General Fiction 

The Provincial Lady in London (1932) by E.M. Delafield
This continues the story, written in diary form, of a married woman with two children (and a cook, a French governess/nanny, and a maid or two), living in an English village in the early 1930s. The Provincial Lady is now a published author and has received enough money for this effort to improve the family's financial status. She endeavors to find a flat in London to take more time to write. The tone is light and humorous and fun.

Crime Fiction

Boundary Waters (1999) by William Kent Krueger
This is the 2nd book in the Cork O'Connor series. Set in the Quetico-Superior Wilderness on the Canadian/American border. My review here.
The Brutal Telling (2009) and
Bury Your Dead (2010) by Louise Penny
I read these two books as a pair, based on Bill's recommendation at Mysteries and More from Saskatchewan. My review here.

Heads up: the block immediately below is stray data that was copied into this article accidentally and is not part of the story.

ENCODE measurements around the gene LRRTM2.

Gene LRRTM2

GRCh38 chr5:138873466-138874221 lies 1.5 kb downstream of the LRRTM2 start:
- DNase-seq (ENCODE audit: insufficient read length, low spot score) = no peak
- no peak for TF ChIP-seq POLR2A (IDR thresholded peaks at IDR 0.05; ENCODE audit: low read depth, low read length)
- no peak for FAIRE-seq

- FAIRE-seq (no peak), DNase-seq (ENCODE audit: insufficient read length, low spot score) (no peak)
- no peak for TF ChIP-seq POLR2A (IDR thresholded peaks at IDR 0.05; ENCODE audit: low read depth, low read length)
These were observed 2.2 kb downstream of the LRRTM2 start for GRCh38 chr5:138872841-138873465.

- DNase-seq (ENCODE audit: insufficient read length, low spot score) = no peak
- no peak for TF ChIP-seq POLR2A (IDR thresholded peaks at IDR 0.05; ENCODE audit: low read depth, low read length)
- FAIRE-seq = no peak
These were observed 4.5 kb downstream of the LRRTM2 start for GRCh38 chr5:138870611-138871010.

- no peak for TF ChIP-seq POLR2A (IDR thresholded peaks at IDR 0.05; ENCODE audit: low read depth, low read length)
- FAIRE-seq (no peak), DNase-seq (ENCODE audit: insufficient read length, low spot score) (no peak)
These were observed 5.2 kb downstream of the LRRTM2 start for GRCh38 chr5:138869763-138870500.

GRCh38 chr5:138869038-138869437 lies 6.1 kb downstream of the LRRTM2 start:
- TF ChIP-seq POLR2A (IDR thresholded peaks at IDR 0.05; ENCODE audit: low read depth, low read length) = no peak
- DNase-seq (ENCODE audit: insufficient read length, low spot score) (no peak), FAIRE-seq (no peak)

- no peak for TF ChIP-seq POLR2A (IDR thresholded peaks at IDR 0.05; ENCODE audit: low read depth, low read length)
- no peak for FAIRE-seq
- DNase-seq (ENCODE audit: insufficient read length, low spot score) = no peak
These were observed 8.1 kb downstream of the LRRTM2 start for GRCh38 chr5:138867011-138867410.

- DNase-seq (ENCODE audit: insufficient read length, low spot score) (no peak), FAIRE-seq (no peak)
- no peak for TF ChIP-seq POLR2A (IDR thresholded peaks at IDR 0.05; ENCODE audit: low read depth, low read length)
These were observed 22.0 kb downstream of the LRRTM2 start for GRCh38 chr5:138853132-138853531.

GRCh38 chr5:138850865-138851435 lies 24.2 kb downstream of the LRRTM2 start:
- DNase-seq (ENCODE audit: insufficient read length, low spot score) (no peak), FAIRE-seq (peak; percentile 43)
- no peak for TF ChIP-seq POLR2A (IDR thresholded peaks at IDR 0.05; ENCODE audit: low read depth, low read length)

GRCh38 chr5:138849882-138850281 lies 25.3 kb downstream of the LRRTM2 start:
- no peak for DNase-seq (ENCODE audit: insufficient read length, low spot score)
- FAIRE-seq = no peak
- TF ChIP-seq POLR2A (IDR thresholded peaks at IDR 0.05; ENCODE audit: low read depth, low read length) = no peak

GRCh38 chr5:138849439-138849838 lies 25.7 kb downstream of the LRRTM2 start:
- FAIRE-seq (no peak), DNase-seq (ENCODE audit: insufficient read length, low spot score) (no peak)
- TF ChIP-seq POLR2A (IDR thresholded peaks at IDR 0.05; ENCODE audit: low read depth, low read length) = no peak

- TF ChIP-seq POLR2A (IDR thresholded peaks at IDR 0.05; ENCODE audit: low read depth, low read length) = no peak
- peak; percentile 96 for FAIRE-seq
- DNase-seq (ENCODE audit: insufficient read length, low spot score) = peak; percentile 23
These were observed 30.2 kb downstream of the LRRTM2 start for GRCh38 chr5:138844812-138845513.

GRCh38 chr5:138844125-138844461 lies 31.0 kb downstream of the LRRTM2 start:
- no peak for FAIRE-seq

The Hangman's Beautiful Daughter (1992)
by Sharyn McCrumb
This is the 2nd book in Sharyn McCrumb's Appalachian Ballad series. I enjoyed it but I found it to be different from most mysteries I have read. It is a dark story and has been described as gothic. Both this story and the first one in the series featured Sheriff Spencer Arrowood, but he doesn't do a lot of investigating, and the story centers around the wife of the church pastor, Laura Bruce, whose husband is serving as a chaplain in the Gulf War. She volunteers to be the guardian for two teenagers whose entire family was murdered. Set in Tennessee.

The Mysterious Affair at Styles (1920)
by Agatha Christie
Agatha Christie's first mystery novel and the first in the Hercule Poirot series. My review here.

A Colder War (2014) by Charles Cumming